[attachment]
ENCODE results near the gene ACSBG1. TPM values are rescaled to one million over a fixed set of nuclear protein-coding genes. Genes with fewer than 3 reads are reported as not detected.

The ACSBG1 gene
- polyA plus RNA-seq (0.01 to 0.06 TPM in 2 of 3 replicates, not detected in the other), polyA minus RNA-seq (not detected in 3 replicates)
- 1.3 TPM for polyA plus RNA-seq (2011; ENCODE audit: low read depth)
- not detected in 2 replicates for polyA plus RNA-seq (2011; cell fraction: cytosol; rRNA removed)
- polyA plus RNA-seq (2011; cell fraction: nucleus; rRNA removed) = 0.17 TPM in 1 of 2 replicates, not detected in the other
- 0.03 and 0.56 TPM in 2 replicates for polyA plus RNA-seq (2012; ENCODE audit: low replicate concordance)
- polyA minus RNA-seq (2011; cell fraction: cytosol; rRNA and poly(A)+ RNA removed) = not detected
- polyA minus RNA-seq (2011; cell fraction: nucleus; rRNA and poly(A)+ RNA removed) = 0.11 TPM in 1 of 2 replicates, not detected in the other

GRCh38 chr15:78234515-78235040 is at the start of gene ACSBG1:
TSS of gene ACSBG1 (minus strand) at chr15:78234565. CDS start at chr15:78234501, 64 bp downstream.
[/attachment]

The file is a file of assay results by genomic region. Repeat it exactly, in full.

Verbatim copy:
ENCODE results near the gene ACSBG1. TPM values are rescaled to one million over a fixed set of nuclear protein-coding genes. Genes with fewer than 3 reads are reported as not detected.

The ACSBG1 gene
- polyA plus RNA-seq (0.01 to 0.06 TPM in 2 of 3 replicates, not detected in the other), polyA minus RNA-seq (not detected in 3 replicates)
- 1.3 TPM for polyA plus RNA-seq (2011; ENCODE audit: low read depth)
- not detected in 2 replicates for polyA plus RNA-seq (2011; cell fraction: cytosol; rRNA removed)
- polyA plus RNA-seq (2011; cell fraction: nucleus; rRNA removed) = 0.17 TPM in 1 of 2 replicates, not detected in the other
- 0.03 and 0.56 TPM in 2 replicates for polyA plus RNA-seq (2012; ENCODE audit: low replicate concordance)
- polyA minus RNA-seq (2011; cell fraction: cytosol; rRNA and poly(A)+ RNA removed) = not detected
- polyA minus RNA-seq (2011; cell fraction: nucleus; rRNA and poly(A)+ RNA removed) = 0.11 TPM in 1 of 2 replicates, not detected in the other

GRCh38 chr15:78234515-78235040 is at the start of gene ACSBG1:
TSS of gene ACSBG1 (minus strand) at chr15:78234565. CDS start at chr15:78234501, 64 bp downstream.